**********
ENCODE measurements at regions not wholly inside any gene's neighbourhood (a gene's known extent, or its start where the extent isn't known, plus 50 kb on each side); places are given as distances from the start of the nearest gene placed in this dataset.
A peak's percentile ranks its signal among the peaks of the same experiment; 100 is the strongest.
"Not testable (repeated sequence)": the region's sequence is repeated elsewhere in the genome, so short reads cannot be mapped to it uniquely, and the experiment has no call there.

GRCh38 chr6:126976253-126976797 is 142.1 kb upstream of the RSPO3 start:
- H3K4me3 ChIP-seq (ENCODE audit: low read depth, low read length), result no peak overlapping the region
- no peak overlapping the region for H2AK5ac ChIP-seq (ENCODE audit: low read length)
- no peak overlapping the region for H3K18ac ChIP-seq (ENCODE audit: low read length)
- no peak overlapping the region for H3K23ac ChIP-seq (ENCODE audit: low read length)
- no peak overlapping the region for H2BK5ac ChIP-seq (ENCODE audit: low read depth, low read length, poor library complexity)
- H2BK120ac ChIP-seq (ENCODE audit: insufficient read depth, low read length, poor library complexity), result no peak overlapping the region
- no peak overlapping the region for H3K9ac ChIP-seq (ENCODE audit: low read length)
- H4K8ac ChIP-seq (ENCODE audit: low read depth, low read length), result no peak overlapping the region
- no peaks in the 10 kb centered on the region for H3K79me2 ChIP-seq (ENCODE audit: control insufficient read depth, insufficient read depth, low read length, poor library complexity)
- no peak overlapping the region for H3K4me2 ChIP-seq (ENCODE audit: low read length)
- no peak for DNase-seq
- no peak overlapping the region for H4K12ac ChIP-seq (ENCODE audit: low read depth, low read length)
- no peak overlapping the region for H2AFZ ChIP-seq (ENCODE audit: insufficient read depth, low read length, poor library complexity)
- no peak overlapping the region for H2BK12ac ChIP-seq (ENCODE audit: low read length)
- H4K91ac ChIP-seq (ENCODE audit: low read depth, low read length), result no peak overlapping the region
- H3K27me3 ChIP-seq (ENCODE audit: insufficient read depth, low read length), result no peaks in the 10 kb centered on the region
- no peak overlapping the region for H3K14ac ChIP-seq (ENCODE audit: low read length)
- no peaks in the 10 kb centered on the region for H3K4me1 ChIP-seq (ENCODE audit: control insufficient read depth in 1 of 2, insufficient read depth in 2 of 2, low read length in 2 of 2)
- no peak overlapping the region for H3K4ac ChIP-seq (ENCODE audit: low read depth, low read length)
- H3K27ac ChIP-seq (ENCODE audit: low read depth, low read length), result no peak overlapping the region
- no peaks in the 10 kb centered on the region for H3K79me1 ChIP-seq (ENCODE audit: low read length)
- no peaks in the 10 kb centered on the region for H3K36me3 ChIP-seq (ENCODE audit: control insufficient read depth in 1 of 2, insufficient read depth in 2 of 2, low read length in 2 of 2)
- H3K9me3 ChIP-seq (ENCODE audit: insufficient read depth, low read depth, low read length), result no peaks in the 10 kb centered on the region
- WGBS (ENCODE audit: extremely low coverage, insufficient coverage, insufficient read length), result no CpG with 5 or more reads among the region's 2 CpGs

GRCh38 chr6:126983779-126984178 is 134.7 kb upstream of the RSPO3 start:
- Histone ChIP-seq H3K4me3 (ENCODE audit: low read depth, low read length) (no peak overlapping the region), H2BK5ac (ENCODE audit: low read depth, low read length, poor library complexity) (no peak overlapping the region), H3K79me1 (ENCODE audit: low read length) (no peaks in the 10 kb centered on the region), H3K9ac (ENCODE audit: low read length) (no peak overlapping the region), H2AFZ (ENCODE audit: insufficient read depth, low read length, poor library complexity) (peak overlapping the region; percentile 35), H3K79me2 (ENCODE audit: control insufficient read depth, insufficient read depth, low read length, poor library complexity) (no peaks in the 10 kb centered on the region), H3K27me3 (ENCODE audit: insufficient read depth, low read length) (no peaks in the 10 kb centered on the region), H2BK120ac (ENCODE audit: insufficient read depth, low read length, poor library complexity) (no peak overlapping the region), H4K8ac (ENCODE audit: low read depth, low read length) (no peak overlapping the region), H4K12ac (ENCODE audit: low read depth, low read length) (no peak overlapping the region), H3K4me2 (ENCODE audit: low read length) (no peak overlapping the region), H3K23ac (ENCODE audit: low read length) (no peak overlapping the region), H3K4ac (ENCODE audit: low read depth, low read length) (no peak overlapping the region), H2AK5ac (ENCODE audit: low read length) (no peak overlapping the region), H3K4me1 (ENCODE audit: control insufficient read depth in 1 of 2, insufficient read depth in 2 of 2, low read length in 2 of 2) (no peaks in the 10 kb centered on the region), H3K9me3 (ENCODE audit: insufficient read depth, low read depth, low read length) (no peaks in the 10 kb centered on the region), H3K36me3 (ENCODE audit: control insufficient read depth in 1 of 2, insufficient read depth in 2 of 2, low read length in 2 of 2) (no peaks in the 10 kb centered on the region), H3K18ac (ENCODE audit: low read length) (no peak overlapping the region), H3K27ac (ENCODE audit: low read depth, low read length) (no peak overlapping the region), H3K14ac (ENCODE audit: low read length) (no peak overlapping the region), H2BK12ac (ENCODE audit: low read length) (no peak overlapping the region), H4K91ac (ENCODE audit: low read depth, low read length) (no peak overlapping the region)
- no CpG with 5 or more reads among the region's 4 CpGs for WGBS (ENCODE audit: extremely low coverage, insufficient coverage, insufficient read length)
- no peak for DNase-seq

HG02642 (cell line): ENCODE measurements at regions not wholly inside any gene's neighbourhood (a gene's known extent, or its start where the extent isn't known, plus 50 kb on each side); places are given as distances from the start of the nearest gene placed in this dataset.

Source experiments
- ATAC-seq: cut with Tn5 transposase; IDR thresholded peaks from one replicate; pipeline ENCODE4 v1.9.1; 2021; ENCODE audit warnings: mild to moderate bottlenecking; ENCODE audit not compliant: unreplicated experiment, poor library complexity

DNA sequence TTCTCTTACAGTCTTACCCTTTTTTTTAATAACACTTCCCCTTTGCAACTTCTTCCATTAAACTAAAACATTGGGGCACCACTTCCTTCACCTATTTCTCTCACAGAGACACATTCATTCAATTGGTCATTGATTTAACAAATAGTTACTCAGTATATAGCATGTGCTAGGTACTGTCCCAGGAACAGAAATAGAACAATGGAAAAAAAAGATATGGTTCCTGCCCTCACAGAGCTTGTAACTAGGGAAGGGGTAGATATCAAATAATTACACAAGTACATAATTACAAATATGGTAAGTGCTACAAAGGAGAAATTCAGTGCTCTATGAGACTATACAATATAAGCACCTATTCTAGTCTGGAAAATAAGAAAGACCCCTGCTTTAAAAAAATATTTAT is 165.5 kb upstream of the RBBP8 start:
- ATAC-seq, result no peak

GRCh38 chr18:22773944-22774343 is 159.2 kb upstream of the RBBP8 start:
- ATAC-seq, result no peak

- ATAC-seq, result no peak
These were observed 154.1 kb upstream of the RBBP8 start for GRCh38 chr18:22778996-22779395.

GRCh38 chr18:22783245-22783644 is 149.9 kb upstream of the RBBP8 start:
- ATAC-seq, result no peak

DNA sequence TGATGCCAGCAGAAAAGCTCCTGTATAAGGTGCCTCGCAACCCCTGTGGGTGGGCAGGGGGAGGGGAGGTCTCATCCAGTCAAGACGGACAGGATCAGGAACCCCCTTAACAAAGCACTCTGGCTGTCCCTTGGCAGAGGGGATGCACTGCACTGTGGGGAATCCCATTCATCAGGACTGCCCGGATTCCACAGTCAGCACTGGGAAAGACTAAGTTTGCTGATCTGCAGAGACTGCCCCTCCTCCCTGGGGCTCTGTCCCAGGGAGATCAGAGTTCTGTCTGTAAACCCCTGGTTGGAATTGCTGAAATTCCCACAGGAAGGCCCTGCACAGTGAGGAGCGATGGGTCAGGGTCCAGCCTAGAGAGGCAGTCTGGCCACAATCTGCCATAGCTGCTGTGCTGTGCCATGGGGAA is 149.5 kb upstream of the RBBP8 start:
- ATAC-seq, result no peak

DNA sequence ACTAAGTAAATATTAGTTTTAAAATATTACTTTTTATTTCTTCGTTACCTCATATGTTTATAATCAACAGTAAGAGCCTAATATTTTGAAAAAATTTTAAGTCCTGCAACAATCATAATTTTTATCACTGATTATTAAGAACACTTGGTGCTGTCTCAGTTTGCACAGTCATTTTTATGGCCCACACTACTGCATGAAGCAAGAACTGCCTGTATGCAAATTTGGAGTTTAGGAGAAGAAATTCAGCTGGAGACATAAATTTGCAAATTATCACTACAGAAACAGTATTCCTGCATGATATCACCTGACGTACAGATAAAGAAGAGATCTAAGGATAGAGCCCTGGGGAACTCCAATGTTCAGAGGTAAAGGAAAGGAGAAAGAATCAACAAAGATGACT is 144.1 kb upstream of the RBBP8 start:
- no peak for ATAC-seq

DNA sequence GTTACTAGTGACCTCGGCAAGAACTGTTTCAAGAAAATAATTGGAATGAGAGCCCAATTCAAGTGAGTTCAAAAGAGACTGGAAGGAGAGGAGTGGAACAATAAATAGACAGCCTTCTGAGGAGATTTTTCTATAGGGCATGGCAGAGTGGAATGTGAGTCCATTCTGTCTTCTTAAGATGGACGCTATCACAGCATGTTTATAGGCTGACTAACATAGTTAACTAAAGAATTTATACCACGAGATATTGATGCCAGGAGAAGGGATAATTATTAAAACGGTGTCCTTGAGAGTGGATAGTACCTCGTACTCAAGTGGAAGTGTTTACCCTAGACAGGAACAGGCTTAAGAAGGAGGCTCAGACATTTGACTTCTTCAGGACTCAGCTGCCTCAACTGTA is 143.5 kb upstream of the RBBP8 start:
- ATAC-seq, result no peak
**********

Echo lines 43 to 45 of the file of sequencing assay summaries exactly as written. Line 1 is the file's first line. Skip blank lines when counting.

- ATAC-seq, result no peak

DNA sequence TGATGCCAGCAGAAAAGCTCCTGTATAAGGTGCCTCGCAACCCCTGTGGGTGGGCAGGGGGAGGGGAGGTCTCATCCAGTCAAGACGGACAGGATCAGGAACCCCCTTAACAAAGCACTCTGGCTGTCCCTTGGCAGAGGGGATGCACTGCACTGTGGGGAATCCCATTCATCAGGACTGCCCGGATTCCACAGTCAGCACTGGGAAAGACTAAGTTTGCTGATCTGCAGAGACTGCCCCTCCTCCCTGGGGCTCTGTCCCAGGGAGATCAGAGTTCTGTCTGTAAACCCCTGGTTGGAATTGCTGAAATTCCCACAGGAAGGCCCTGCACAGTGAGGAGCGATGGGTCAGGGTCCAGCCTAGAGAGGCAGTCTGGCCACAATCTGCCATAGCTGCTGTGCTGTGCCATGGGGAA is 149.5 kb upstream of the RBBP8 start:
- ATAC-seq, result no peak